— John McAfee (@officialmcafee) December 13, 2017
Verge’s massive price rise started the “McAfee boom” on a larger scale. Investors started to follow McAfee’s tweets closely and buy whatever coin he was mentioning, which made the price go up, of course. Eventually, McAfee stopped recommending coins.
Verge’s price crashed hard after December 2017 and it hasn’t still recovered from that loss. When this article is written (April 2020), XVG is still about 99% down from its ATH price. The “crypto winter” of 2018 was especially tough for Verge since they were hit by several unpleasant surprises.
There was a messy crowdfunding campaign in 2018, which kept Verge on the news for the wrong reasons. There were also two 51% attacks to the Verge blockchain, which forced the project to hard fork. The biggest buzz was in March of 2018 when Verge published a partnership with the adult content website PornHub.
In a way, it makes a lot of sense for a privacy coin and an adult website to co-operate. Few people want others to know they are purchasing such content, so using XVG as a payment method could be a solution. Behind this, there is a partnership with a company called Mindgeek, which owns several adult content websites.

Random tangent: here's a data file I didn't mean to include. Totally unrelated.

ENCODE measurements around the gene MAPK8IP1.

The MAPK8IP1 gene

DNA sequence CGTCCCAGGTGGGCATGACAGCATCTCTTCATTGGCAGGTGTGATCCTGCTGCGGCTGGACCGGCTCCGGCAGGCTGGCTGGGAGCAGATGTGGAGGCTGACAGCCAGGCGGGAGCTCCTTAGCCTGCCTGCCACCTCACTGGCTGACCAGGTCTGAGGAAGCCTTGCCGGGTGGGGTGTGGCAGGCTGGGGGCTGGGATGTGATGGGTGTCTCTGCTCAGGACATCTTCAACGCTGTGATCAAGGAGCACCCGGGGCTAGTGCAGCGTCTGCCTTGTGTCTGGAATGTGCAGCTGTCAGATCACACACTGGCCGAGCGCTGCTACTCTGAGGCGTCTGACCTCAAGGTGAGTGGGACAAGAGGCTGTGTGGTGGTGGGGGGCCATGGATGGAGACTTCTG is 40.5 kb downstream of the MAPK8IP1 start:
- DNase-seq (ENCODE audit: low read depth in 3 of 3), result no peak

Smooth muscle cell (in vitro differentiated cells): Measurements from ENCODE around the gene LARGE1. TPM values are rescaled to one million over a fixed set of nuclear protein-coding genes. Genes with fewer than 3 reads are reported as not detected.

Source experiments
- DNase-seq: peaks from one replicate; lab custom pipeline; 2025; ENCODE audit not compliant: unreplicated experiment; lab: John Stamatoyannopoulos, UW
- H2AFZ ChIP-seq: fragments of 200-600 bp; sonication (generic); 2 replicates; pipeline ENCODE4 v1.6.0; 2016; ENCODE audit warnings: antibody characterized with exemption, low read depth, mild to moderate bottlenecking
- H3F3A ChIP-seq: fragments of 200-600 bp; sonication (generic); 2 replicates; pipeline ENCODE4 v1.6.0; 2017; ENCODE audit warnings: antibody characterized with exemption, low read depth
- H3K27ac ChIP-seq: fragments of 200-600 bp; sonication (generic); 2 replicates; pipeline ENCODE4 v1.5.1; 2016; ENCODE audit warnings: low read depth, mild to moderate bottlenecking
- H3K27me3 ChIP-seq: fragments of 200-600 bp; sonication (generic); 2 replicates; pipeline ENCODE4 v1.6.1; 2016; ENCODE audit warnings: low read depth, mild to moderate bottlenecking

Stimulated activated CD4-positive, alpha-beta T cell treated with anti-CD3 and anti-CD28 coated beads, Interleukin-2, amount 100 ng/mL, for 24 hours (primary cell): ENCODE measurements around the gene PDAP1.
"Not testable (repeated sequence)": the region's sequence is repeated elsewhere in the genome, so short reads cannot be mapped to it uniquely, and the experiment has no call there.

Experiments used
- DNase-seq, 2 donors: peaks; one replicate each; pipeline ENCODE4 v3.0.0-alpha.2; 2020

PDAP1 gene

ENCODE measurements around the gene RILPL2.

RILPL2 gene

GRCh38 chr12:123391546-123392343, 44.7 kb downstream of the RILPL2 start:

Verge halvings, wallets and Paycent
Verge had also a halving event in March of 2018. The block reward was cut from 1560 XVG to 730 XVG. This is a similar halving that takes place with Bitcoin and already has taken place with Litecoin, Bitcoin Cash, and Bitcoin SV in 2019-2020. However, the XVG price action doesn’t follow the same pattern Bitcoin does.
There was also another block reward halving in late 2019. The previous reward of 730 XVG was cut further to 400 XVG. As you can see, the halving isn’t exactly 50% in Verge’s case.
In 2018, Verge published a brand-new Android wallet. The XVG coin was also listed in Bitfinex, Huobi, and Bithumb, which are significant exchanges. Verge agreed also to a partnership with NetCents Technology. This will pave the way for mass adoption in the future.